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Category Archive: Scientific American

Neuroscience in Fiction: What’s Expected of Us

My message to you is this: pretend that you have free will”. — Ted Chiang, What’s Expected of Us

Ted Chiang is one of my favorite science fiction writers. He doesn’t write very often, but when he does turn in a new, perfectly crafted story, you know you’re in for a real treat.

This week’s pick is Ted Chiang’s take on the age-old problem of free will. Chiang’s story, What’s Expected of Us, appeared in Nature‘s sci-fi series Futures in 2005.

The story explores the consequences that a definite demonstration that free will is an illusion would entail for humankind.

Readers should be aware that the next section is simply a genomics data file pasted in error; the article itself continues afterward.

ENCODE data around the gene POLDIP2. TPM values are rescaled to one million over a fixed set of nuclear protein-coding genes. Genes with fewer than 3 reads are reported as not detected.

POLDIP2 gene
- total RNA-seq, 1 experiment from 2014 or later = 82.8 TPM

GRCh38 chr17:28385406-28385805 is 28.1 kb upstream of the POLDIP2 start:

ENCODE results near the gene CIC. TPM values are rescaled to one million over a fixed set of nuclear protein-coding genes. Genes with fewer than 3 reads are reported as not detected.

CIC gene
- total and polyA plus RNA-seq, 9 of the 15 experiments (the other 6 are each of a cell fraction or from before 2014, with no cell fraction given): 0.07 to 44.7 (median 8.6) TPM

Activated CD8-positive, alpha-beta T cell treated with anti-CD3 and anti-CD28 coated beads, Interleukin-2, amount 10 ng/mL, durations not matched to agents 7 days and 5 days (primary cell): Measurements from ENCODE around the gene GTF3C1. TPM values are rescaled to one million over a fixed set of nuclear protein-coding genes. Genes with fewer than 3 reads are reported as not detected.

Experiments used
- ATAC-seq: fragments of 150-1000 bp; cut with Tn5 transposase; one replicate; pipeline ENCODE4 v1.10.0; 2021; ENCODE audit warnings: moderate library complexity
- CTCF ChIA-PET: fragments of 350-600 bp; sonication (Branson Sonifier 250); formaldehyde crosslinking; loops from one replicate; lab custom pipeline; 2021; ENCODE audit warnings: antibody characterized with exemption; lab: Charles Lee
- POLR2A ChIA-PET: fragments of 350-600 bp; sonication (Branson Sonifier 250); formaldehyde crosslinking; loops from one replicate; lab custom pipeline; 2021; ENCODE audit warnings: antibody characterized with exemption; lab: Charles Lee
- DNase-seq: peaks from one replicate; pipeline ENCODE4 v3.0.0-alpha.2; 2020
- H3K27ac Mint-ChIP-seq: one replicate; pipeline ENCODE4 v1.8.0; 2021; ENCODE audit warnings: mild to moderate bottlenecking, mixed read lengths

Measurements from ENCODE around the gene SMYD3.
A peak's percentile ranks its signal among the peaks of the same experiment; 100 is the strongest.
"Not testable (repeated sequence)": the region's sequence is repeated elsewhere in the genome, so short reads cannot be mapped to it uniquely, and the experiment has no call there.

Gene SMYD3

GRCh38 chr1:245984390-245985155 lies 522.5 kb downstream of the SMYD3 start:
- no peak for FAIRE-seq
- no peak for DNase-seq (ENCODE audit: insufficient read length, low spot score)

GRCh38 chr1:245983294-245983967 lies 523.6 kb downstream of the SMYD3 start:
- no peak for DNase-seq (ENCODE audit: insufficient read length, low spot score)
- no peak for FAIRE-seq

Our book Sleights of Mind also discusses our experience of free will from a nonfiction perspective, as do Jesse Bering and Shaun Nichols‘s excellent Scientific American essays.

Do you think free will is an illusion? Does your belief in free will, or lack thereof, permeate your everyday choices?


-Susana Martinez-Conde

Illusions Column on Pareidolia

“Face on Mars” photographed by Viking 1

Steve and I  write the Illusions column for Scientific American Mind. Our article in the September/October issue, already released, discusses pareidolia: a type of illusion in which a vague or random stimulus seems distinct and meaningful.

A preview of the article is available on the Scientific American website.



A Faithful Resemblance

When seeing is believing

By Susana Martinez-Conde and Stephen L. Macknik


Also, don’t miss Phil Plait’s disquieting account of showering with Lenin.

What’s your favorite pareidolia?


-Susana Martinez-Conde